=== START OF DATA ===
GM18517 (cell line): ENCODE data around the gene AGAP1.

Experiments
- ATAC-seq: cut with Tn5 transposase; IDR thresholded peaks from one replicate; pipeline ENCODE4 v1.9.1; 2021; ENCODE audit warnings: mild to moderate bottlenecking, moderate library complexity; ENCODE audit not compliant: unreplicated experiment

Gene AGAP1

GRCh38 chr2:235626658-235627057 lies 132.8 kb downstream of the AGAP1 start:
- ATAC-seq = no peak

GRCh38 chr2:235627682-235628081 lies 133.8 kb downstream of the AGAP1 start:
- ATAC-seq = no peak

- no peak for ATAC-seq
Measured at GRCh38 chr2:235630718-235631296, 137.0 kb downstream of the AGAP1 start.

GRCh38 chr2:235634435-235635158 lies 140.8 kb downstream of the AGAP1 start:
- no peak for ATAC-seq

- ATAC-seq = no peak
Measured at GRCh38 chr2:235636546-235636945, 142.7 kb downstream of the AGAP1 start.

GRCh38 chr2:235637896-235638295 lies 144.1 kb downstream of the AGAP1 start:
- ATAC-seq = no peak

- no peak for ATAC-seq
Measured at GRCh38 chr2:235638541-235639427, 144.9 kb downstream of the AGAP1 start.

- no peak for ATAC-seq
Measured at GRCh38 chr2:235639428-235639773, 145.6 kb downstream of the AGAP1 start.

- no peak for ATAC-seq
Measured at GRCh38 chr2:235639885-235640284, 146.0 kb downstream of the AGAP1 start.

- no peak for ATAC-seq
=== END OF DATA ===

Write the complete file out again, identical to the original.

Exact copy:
GM18517 (cell line): ENCODE data around the gene AGAP1.

Experiments
- ATAC-seq: cut with Tn5 transposase; IDR thresholded peaks from one replicate; pipeline ENCODE4 v1.9.1; 2021; ENCODE audit warnings: mild to moderate bottlenecking, moderate library complexity; ENCODE audit not compliant: unreplicated experiment

Gene AGAP1

GRCh38 chr2:235626658-235627057 lies 132.8 kb downstream of the AGAP1 start:
- ATAC-seq = no peak

GRCh38 chr2:235627682-235628081 lies 133.8 kb downstream of the AGAP1 start:
- ATAC-seq = no peak

- no peak for ATAC-seq
Measured at GRCh38 chr2:235630718-235631296, 137.0 kb downstream of the AGAP1 start.

GRCh38 chr2:235634435-235635158 lies 140.8 kb downstream of the AGAP1 start:
- no peak for ATAC-seq

- ATAC-seq = no peak
Measured at GRCh38 chr2:235636546-235636945, 142.7 kb downstream of the AGAP1 start.

GRCh38 chr2:235637896-235638295 lies 144.1 kb downstream of the AGAP1 start:
- ATAC-seq = no peak

- no peak for ATAC-seq
Measured at GRCh38 chr2:235638541-235639427, 144.9 kb downstream of the AGAP1 start.

- no peak for ATAC-seq
Measured at GRCh38 chr2:235639428-235639773, 145.6 kb downstream of the AGAP1 start.

- no peak for ATAC-seq
Measured at GRCh38 chr2:235639885-235640284, 146.0 kb downstream of the AGAP1 start.

- no peak for ATAC-seq